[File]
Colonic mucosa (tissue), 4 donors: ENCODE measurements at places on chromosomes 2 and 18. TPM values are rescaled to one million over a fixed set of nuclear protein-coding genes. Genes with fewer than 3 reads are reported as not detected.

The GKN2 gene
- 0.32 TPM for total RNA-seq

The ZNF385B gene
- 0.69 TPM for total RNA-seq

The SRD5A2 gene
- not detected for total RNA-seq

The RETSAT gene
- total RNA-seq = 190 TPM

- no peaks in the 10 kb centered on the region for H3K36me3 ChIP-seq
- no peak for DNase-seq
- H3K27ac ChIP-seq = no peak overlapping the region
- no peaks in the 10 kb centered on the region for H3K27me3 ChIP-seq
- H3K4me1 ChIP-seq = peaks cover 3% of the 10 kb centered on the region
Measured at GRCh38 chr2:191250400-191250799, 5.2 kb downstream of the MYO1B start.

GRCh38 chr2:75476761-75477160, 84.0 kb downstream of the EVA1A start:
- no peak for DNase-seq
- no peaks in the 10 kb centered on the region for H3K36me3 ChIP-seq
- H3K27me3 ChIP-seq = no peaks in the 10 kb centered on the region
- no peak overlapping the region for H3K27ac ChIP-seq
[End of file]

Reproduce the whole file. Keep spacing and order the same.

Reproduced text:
Colonic mucosa (tissue), 4 donors: ENCODE measurements at places on chromosomes 2 and 18. TPM values are rescaled to one million over a fixed set of nuclear protein-coding genes. Genes with fewer than 3 reads are reported as not detected.

The GKN2 gene
- 0.32 TPM for total RNA-seq

The ZNF385B gene
- 0.69 TPM for total RNA-seq

The SRD5A2 gene
- not detected for total RNA-seq

The RETSAT gene
- total RNA-seq = 190 TPM

- no peaks in the 10 kb centered on the region for H3K36me3 ChIP-seq
- no peak for DNase-seq
- H3K27ac ChIP-seq = no peak overlapping the region
- no peaks in the 10 kb centered on the region for H3K27me3 ChIP-seq
- H3K4me1 ChIP-seq = peaks cover 3% of the 10 kb centered on the region
Measured at GRCh38 chr2:191250400-191250799, 5.2 kb downstream of the MYO1B start.

GRCh38 chr2:75476761-75477160, 84.0 kb downstream of the EVA1A start:
- no peak for DNase-seq
- no peaks in the 10 kb centered on the region for H3K36me3 ChIP-seq
- H3K27me3 ChIP-seq = no peaks in the 10 kb centered on the region
- no peak overlapping the region for H3K27ac ChIP-seq